Pyrogallol is an organic gallic acid converting compound tha
Pyrogallol is an organic gallic acid-converting compound that has three hydroxyl groups and belongs to the phenol family. Gallic PD173955 is obtainable from the galls and barks of various trees, and a simple heating procedure can induce the decarboxylation of gallic acid to produce pyrogallol (alias: pyrogallic acid). A recent study identified pyrogallol in the hot-water extracts of roasted coffee beans as the main inhibitor of xanthine oxidase . Few studies have reported the specific ligand binding mechanisms of pyrogallol to target enzyme molecules [, , ]. However, various functions of pyrogallol have been reported: i) it decreased the growth of Vibrio vulnificus significantly during the log growth phase ; ii) it could be used to coat anucleate, microbial, and mammalian cells without a noticeable decrease in cell viability ; iii) it displayed a synergistic antibiotic effect on Candida tropicalis with fluconazole, along with caffeic acid and gallic acid ; iv) dietary pyrogallol suppressed ductal carcinoma in situ (DCIS) proliferation ; v) it can be a potential natural protective agent against infection through its pro-oxidant activity for different host-pathogen systems ; vi) for agricultural application on litchi fruit during post-harvest storage, pyrogallol displayed beneficial effects on pericarp browning and fruit decay control ; vii) it can be used for measuring the superoxide-scavenging activity of various antioxidants [19,20].
Materials and methods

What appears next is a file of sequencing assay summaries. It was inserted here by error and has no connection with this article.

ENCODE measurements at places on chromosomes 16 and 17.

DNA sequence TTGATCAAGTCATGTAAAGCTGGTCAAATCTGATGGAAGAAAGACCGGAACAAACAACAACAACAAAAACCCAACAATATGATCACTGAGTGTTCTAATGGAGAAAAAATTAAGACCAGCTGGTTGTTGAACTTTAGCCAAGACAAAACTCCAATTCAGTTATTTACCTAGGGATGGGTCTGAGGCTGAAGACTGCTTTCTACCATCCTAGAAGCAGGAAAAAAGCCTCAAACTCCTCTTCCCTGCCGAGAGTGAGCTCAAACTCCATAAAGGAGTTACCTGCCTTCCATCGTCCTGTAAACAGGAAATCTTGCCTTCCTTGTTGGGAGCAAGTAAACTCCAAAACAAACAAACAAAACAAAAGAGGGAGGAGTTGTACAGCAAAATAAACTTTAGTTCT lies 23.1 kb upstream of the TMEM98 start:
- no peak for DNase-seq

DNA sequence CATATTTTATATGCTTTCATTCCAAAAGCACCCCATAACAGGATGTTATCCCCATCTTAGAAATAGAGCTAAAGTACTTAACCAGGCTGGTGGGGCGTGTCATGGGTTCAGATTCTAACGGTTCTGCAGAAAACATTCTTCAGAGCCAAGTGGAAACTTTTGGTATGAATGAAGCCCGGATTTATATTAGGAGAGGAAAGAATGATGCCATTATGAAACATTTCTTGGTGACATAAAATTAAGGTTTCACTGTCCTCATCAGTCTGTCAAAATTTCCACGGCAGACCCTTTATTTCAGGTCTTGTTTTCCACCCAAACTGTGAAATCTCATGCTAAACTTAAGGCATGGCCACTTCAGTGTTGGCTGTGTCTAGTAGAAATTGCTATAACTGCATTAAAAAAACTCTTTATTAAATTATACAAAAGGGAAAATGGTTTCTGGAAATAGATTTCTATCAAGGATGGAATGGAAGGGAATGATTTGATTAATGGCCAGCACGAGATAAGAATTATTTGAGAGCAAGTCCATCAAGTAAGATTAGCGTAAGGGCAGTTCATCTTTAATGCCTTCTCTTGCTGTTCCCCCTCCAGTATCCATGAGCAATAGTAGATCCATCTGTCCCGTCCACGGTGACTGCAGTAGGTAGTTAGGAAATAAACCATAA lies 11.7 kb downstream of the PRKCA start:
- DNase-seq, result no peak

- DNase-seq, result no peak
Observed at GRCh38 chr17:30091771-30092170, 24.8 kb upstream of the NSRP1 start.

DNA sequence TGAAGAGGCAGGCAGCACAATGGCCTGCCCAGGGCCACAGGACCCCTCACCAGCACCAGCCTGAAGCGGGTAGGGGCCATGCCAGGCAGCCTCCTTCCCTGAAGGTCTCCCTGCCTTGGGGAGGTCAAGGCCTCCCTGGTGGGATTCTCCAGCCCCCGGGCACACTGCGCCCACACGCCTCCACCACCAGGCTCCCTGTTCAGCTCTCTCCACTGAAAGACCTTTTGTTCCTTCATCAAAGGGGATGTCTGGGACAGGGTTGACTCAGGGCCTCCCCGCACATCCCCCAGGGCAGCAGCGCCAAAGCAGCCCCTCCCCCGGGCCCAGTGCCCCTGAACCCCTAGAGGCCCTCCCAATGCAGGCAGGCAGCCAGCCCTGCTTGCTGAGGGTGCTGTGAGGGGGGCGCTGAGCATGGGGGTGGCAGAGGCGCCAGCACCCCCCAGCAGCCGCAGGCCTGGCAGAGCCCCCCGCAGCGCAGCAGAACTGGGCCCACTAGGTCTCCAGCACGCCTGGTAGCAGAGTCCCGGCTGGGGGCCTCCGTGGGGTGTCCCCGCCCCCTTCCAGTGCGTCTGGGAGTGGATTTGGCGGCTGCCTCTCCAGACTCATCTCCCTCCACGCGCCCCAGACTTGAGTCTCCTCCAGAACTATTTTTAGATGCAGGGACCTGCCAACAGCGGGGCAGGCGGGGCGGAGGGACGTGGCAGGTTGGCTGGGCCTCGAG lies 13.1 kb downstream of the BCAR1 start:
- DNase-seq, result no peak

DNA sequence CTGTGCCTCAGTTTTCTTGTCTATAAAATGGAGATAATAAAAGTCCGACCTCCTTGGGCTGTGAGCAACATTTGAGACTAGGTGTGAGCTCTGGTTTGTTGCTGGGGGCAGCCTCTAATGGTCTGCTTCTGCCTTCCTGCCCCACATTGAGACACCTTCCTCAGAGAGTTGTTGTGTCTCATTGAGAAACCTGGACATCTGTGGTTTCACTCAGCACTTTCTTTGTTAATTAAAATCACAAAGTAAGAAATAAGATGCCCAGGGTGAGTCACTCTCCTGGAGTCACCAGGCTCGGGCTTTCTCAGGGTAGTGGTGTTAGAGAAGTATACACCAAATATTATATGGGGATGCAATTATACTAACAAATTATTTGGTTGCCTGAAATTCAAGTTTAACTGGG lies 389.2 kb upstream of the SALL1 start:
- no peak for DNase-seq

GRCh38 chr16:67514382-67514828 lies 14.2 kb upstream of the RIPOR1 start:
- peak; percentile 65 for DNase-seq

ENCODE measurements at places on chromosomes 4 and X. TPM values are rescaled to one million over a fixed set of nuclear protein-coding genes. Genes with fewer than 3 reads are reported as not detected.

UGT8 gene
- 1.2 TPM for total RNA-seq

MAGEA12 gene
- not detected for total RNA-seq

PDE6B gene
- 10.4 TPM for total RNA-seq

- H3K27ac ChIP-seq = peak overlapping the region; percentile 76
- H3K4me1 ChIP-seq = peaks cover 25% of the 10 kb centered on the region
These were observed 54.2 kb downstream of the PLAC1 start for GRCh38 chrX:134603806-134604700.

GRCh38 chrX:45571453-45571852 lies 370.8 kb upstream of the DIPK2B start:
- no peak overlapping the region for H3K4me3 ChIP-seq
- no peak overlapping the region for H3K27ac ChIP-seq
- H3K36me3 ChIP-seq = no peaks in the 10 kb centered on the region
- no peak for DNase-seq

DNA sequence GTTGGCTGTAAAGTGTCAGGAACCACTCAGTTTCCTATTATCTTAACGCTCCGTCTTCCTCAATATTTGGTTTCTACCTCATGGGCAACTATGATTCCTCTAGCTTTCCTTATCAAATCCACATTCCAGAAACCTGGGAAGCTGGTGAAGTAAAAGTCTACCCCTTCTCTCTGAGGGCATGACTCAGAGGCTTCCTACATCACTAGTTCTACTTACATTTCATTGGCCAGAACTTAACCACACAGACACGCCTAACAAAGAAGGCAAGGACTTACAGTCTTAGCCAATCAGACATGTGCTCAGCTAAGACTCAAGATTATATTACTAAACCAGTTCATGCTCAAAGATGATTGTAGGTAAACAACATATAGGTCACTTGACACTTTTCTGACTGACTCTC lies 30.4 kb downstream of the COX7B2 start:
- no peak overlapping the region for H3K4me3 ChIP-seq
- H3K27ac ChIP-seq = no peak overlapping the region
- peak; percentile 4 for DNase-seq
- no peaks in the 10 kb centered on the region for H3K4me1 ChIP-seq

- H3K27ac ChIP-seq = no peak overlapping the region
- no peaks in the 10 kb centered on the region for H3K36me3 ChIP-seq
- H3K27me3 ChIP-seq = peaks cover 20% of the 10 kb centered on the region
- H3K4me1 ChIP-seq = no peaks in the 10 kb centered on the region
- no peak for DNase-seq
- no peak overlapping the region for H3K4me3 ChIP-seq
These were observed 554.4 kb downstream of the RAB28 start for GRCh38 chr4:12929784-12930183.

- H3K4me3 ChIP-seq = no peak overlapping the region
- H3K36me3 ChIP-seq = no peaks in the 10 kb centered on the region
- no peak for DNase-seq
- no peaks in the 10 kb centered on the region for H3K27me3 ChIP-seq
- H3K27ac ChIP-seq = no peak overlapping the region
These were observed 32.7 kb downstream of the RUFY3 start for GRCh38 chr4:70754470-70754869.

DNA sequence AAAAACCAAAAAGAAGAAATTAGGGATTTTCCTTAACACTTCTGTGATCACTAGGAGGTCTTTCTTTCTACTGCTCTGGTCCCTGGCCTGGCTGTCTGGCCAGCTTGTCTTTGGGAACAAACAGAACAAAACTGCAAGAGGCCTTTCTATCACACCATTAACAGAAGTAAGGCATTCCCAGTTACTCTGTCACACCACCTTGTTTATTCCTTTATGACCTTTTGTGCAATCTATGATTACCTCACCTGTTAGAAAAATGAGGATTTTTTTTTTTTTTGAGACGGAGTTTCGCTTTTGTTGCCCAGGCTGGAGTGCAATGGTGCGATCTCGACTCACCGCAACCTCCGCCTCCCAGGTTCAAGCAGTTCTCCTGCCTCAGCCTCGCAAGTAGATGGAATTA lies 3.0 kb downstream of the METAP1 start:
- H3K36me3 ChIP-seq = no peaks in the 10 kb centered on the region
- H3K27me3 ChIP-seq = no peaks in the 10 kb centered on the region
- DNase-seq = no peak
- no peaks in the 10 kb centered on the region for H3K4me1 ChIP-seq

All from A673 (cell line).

Discussion Recently and previously, compounds having functional hydroxyl groups have been suggested for various potential utilities and functions: i) chemoselective reactions in the synthesis of complex natural product derivatives and the isolation of natural products ; ii) probing metal ions ; inhibitors of various enzymes [, , ]; anti-inflammatory , antioxidant , and radical scavenging  activities; and myriad other functions and utilities. Typically, pyrogallol derived from natural sources has been studied in the hopes of the discovery and development of pharmacological purposes. Based on our present study, we suggest Annealing pyrogallol is an example of an α-glucosidase inhibitor that may be representative of various phenolic hydroxyl compounds; its analogues or derivatives could be promising in treating type 2 diabetes via inhibition of α-glucosidase, although further study is warranted. The principal findings of our study indicate the following: (1) the kinetic parameters indicate pyrogallol binds to α-glucosidase in a reversible and relatively tight manner; (2) pyrogallol inhibits α-glucosidase activity in a typical mixed-type manner that is related to the induction of a regional conformational change; (3) the inactivation process mediated by pyrogallol occurs quickly, just after the formation of an E-I-S complex, without a conspicuous kinetic process; (4) an overall structural change of α-glucosidase is induced by pyrogallol, which was connected to the loss of enzymatic activity; and, (5) our docking simulation revealed that pyrogallol can interact with several key residues (ASP68, MET69, TYR71, PHE157, PHE158, PHE177, GLN181, HIS348, ASP349, ASP406, VAL407, ASP408, ARG439, and ARG443) in the active site pocket at the early initial binding stage, structurally, hydroxyl groups play key active roles in ligand binding and inhibition, and then, after reaching an equilibrium stage, a stable α-glucosidase-pyrogallol complex was formed via one binding site. Comparison between the kinetic parameters IC50 and K (IC50=0.72±0.051mM; K=0.37±0.018mM) showed that K was smaller than IC50, which indicates that the inhibition was neither a noncompetitive nor uncompetitive type, but tended to be a competitive or mixed-type, based on the classical Cheng and Prusoff equation . Furthermore, subsequent kinetic analysis showed that the pyrogallol-induced inhibition was a pure mixed-type, and fitted well to the classical well-established equations, which properly determined the kinetic dissociation constant.